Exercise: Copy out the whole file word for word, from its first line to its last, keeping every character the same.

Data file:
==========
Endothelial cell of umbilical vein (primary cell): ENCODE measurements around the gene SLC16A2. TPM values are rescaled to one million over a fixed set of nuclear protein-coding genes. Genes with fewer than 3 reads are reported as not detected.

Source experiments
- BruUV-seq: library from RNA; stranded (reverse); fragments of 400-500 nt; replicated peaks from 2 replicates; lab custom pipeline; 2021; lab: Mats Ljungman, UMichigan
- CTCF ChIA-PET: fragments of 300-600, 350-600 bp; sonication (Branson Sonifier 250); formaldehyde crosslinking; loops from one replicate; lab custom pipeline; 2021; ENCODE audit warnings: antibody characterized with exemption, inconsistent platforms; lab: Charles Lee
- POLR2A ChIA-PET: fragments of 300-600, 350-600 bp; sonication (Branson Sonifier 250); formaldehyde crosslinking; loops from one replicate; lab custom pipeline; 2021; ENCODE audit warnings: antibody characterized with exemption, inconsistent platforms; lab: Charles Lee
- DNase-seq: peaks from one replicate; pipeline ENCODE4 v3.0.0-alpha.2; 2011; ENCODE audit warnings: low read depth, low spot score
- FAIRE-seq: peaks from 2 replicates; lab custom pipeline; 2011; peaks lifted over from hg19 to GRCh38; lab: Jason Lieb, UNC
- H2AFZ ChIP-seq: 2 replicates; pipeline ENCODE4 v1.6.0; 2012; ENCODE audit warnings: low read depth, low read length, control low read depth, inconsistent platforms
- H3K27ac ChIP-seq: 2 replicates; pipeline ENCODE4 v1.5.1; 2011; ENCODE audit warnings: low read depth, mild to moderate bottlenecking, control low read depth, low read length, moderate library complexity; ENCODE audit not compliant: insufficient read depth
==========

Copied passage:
Endothelial cell of umbilical vein (primary cell): ENCODE measurements around the gene SLC16A2. TPM values are rescaled to one million over a fixed set of nuclear protein-coding genes. Genes with fewer than 3 reads are reported as not detected.

Source experiments
- BruUV-seq: library from RNA; stranded (reverse); fragments of 400-500 nt; replicated peaks from 2 replicates; lab custom pipeline; 2021; lab: Mats Ljungman, UMichigan
- CTCF ChIA-PET: fragments of 300-600, 350-600 bp; sonication (Branson Sonifier 250); formaldehyde crosslinking; loops from one replicate; lab custom pipeline; 2021; ENCODE audit warnings: antibody characterized with exemption, inconsistent platforms; lab: Charles Lee
- POLR2A ChIA-PET: fragments of 300-600, 350-600 bp; sonication (Branson Sonifier 250); formaldehyde crosslinking; loops from one replicate; lab custom pipeline; 2021; ENCODE audit warnings: antibody characterized with exemption, inconsistent platforms; lab: Charles Lee
- DNase-seq: peaks from one replicate; pipeline ENCODE4 v3.0.0-alpha.2; 2011; ENCODE audit warnings: low read depth, low spot score
- FAIRE-seq: peaks from 2 replicates; lab custom pipeline; 2011; peaks lifted over from hg19 to GRCh38; lab: Jason Lieb, UNC
- H2AFZ ChIP-seq: 2 replicates; pipeline ENCODE4 v1.6.0; 2012; ENCODE audit warnings: low read depth, low read length, control low read depth, inconsistent platforms
- H3K27ac ChIP-seq: 2 replicates; pipeline ENCODE4 v1.5.1; 2011; ENCODE audit warnings: low read depth, mild to moderate bottlenecking, control low read depth, low read length, moderate library complexity; ENCODE audit not compliant: insufficient read depth